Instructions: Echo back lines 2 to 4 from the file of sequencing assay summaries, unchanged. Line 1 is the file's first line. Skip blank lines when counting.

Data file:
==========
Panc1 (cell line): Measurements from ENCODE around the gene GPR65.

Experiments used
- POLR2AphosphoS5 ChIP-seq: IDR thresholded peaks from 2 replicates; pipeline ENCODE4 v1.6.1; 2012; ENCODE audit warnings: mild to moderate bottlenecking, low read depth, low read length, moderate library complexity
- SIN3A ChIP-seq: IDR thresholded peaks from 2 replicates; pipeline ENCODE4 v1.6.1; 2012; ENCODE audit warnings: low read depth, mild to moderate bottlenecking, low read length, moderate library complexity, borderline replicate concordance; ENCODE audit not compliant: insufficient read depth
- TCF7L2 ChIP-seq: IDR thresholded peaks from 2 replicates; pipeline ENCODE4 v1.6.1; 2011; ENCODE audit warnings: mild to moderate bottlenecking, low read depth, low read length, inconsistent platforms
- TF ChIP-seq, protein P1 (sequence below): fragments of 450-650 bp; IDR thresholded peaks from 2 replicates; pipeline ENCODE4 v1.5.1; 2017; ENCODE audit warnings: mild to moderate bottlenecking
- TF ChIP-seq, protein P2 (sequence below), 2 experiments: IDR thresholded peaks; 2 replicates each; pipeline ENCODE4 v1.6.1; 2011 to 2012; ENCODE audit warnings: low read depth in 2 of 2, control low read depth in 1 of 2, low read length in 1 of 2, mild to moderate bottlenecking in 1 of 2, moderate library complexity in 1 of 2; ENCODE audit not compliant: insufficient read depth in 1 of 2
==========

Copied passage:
Experiments used
- POLR2AphosphoS5 ChIP-seq: IDR thresholded peaks from 2 replicates; pipeline ENCODE4 v1.6.1; 2012; ENCODE audit warnings: mild to moderate bottlenecking, low read depth, low read length, moderate library complexity
- SIN3A ChIP-seq: IDR thresholded peaks from 2 replicates; pipeline ENCODE4 v1.6.1; 2012; ENCODE audit warnings: low read depth, mild to moderate bottlenecking, low read length, moderate library complexity, borderline replicate concordance; ENCODE audit not compliant: insufficient read depth